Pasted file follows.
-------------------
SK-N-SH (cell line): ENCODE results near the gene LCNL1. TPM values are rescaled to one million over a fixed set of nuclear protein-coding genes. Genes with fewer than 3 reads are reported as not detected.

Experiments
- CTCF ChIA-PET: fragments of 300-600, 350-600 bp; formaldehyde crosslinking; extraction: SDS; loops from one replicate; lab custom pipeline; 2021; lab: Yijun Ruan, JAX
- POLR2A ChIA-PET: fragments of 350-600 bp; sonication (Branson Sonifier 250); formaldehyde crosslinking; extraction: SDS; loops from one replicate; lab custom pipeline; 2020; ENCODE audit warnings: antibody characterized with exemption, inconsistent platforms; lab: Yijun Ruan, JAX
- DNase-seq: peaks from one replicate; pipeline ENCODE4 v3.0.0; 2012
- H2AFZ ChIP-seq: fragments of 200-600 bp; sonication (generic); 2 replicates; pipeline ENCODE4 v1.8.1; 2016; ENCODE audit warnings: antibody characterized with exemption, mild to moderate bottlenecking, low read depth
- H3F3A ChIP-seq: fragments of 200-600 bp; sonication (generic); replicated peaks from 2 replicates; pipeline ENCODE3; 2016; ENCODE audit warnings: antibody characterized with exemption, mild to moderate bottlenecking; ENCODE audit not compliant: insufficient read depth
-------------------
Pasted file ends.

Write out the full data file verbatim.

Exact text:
SK-N-SH (cell line): ENCODE results near the gene LCNL1. TPM values are rescaled to one million over a fixed set of nuclear protein-coding genes. Genes with fewer than 3 reads are reported as not detected.

Experiments
- CTCF ChIA-PET: fragments of 300-600, 350-600 bp; formaldehyde crosslinking; extraction: SDS; loops from one replicate; lab custom pipeline; 2021; lab: Yijun Ruan, JAX
- POLR2A ChIA-PET: fragments of 350-600 bp; sonication (Branson Sonifier 250); formaldehyde crosslinking; extraction: SDS; loops from one replicate; lab custom pipeline; 2020; ENCODE audit warnings: antibody characterized with exemption, inconsistent platforms; lab: Yijun Ruan, JAX
- DNase-seq: peaks from one replicate; pipeline ENCODE4 v3.0.0; 2012
- H2AFZ ChIP-seq: fragments of 200-600 bp; sonication (generic); 2 replicates; pipeline ENCODE4 v1.8.1; 2016; ENCODE audit warnings: antibody characterized with exemption, mild to moderate bottlenecking, low read depth
- H3F3A ChIP-seq: fragments of 200-600 bp; sonication (generic); replicated peaks from 2 replicates; pipeline ENCODE3; 2016; ENCODE audit warnings: antibody characterized with exemption, mild to moderate bottlenecking; ENCODE audit not compliant: insufficient read depth